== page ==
August 10th 2020
Written by Alina Jingan, MarTech Practice Lead at MRM and Salesforce Marketing Campion 2020
You could be forgiven for thinking that the beginning of 2020 looked rather apocalyptic with so much anxious uncertainty in the world. We had to learn how to deal with our own insecurities and vulnerabilities, while caring for our families and loved ones and pushing ahead with our projects at work. At the personal level, work has become more than just work, it’s been a medium that has helped us to stay sane, plan for the future and to see the bigger picture. Leaders and businesses soon realised that the show must go on and in times of uncertainty they can choose to focus on what pro-actively can be done today for a better tomorrow.
In the last 2 months, our CTO and I have been very busy with what in the pre-pandemic world was called pitching. In just under two months we have delivered 5 pitches. The learnings that we gathered have been transformational. We can summarise our experiences in 5 key learnings:
1 / Stop pitching, start helping
Connection and empathy and the ability to relate to one another have been essential for us all during these pandemic times. When our worlds have turned upside down, the last thing that leaders in search of a solution need is to be sold and pitched at. Now, more than ever, these leaders are looking for consultancy, for trust, for an opportunity to leverage the existing relationships and partner with trusted advisors. For all businesses out there trying to sell Salesforce offerings, I’d say that you need to help in the moment if you can, and think long term. Nothing is permanent, not even a global pandemic. As trusted advisors is your responsibility to recommend something that can survive the test of time – a future-proof and scalable solution. As a consultant you might not be in a position to answer with certainty “Where do we go from here?”, but again, this is an opportunity re-assure the client that ‘We’ll go together from here’ and together we’ll find the right answers in a world that keeps changing at an incredible speed.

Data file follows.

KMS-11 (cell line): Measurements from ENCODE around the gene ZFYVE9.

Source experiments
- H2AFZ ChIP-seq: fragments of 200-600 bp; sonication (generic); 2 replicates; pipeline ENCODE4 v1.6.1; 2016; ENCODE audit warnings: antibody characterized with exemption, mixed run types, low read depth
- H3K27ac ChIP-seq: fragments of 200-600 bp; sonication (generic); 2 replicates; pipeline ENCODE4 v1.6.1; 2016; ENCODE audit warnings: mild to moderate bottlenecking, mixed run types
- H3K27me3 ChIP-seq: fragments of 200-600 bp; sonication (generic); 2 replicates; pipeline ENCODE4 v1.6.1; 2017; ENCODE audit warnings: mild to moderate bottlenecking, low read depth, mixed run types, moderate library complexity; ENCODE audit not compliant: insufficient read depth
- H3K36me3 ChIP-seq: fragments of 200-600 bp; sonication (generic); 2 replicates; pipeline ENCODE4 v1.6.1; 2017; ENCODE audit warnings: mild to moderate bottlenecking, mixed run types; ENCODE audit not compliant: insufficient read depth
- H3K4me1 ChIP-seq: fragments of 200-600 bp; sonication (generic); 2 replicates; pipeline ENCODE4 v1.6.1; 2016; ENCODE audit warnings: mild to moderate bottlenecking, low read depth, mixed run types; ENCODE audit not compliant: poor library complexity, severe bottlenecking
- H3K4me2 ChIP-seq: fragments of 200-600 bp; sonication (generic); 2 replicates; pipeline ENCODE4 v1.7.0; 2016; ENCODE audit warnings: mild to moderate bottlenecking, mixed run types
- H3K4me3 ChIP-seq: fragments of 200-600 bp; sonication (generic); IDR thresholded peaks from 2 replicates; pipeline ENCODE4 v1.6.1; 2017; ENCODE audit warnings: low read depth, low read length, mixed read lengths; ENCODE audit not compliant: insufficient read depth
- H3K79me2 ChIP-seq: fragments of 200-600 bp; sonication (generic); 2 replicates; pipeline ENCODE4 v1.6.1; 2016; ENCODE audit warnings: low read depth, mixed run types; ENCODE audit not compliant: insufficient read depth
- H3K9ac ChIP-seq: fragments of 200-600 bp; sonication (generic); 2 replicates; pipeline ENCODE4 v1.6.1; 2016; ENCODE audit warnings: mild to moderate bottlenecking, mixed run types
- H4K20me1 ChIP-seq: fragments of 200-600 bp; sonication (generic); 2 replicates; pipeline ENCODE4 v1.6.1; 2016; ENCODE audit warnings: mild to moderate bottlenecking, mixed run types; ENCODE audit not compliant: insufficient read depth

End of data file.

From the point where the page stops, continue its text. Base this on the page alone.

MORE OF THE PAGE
Top tip: Focus on building trust and a long-term relationship through relevancy – this is so critical in the Salesforce ecosystem, the deals will happen at the right time
2 / Tech is good, but tech alone can’t save us
Teams, zoom, skype, you name it – tech has been a life saver every day in so many situations. Tech is not here just to replace us with robotics and steal our jobs, tech is here to empower us to deliver our best work remotely, to collaborate, to connect and relate to people and places.
However, people behind the tech remain the key to any success. As the definition of digital is expanding, we all become tech managers to some extent advancing what we thought hardly possible in a pre-pandemic world. We, as a team, would probably never attempt to deliver a big Salesforce pitch online or run an interactive workshop online – and off course, it’s only human to want to give your best in a face-to-face environment. However, when that’s not an option, we learn to swiftly change mediums while still giving our best, and remain helpful and add value to the client.